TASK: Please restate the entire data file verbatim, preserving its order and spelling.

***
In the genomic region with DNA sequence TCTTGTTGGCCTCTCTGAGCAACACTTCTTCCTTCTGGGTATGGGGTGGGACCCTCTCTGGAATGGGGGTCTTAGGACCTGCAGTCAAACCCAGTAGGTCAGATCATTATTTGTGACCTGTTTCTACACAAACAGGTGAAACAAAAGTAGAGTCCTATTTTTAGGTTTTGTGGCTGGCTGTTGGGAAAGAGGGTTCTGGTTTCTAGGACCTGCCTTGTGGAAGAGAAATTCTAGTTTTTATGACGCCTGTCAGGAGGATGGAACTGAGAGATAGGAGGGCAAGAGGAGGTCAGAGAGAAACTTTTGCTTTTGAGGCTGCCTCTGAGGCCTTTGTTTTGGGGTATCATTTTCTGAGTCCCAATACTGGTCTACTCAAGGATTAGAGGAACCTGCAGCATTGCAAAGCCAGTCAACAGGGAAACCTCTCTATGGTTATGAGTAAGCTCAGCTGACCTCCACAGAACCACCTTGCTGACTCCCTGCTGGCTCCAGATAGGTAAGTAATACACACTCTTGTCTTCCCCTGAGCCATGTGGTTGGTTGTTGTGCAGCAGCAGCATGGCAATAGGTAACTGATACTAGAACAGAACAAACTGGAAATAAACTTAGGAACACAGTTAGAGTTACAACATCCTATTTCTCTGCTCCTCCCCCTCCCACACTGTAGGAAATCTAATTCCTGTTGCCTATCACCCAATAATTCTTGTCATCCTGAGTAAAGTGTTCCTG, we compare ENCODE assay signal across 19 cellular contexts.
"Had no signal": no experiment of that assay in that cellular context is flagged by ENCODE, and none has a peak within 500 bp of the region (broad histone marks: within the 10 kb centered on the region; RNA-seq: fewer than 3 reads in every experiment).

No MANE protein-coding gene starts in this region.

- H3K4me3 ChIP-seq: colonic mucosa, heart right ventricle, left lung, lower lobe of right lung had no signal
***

In the genomic region with DNA sequence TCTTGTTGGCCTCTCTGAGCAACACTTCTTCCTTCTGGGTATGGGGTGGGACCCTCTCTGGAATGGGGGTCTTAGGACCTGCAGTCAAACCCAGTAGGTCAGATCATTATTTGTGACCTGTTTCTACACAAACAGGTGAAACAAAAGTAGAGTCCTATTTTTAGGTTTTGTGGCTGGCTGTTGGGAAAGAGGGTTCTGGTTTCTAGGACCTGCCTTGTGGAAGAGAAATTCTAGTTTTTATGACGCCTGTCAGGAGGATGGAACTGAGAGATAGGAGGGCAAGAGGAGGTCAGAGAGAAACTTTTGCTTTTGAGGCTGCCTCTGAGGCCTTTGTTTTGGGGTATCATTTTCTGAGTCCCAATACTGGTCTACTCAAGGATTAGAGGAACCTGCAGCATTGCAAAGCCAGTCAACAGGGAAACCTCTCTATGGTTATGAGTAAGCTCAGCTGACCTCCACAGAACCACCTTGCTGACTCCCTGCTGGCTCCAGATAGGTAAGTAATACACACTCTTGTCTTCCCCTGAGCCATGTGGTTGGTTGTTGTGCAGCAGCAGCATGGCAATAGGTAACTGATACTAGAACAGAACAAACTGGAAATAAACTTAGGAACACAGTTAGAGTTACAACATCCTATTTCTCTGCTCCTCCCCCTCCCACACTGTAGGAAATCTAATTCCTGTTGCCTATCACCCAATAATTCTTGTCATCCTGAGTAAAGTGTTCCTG, we compare ENCODE assay signal across 19 cellular contexts.
"Had no signal": no experiment of that assay in that cellular context is flagged by ENCODE, and none has a peak within 500 bp of the region (broad histone marks: within the 10 kb centered on the region; RNA-seq: fewer than 3 reads in every experiment).

No MANE protein-coding gene starts in this region.

- H3K4me3 ChIP-seq: colonic mucosa, heart right ventricle, left lung, lower lobe of right lung had no signal